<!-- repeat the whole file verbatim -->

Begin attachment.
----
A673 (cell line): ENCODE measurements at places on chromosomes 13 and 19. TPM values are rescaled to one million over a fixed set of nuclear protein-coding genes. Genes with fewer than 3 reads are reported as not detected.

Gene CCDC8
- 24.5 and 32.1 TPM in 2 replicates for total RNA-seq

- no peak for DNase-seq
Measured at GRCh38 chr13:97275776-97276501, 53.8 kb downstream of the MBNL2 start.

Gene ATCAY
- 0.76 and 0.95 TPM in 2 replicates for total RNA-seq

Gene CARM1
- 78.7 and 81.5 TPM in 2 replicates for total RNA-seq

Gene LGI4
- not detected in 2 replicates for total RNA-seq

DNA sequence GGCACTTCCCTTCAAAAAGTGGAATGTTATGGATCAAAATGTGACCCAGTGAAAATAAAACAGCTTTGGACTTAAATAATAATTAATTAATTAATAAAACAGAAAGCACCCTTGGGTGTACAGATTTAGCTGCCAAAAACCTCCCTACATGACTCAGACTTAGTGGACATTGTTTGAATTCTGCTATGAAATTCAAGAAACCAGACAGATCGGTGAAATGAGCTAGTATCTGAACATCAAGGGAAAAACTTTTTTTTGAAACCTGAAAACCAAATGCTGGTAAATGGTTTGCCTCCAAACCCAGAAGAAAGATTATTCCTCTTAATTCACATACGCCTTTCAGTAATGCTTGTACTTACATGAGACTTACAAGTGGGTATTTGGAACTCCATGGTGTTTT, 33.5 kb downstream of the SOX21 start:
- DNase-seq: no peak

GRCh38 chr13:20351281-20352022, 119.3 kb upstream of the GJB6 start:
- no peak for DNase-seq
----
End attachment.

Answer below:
A673 (cell line): ENCODE measurements at places on chromosomes 13 and 19. TPM values are rescaled to one million over a fixed set of nuclear protein-coding genes. Genes with fewer than 3 reads are reported as not detected.

Gene CCDC8
- 24.5 and 32.1 TPM in 2 replicates for total RNA-seq

- no peak for DNase-seq
Measured at GRCh38 chr13:97275776-97276501, 53.8 kb downstream of the MBNL2 start.

Gene ATCAY
- 0.76 and 0.95 TPM in 2 replicates for total RNA-seq

Gene CARM1
- 78.7 and 81.5 TPM in 2 replicates for total RNA-seq

Gene LGI4
- not detected in 2 replicates for total RNA-seq

DNA sequence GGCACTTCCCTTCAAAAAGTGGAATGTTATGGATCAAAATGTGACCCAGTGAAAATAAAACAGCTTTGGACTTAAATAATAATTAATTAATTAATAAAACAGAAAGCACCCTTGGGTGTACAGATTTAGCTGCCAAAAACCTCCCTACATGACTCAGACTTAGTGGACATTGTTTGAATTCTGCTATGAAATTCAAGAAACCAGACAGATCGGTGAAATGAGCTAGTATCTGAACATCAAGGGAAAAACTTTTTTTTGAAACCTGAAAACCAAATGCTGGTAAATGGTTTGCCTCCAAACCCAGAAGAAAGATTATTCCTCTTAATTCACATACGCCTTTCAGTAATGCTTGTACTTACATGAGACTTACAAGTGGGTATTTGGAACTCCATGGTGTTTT, 33.5 kb downstream of the SOX21 start:
- DNase-seq: no peak

GRCh38 chr13:20351281-20352022, 119.3 kb upstream of the GJB6 start:
- no peak for DNase-seq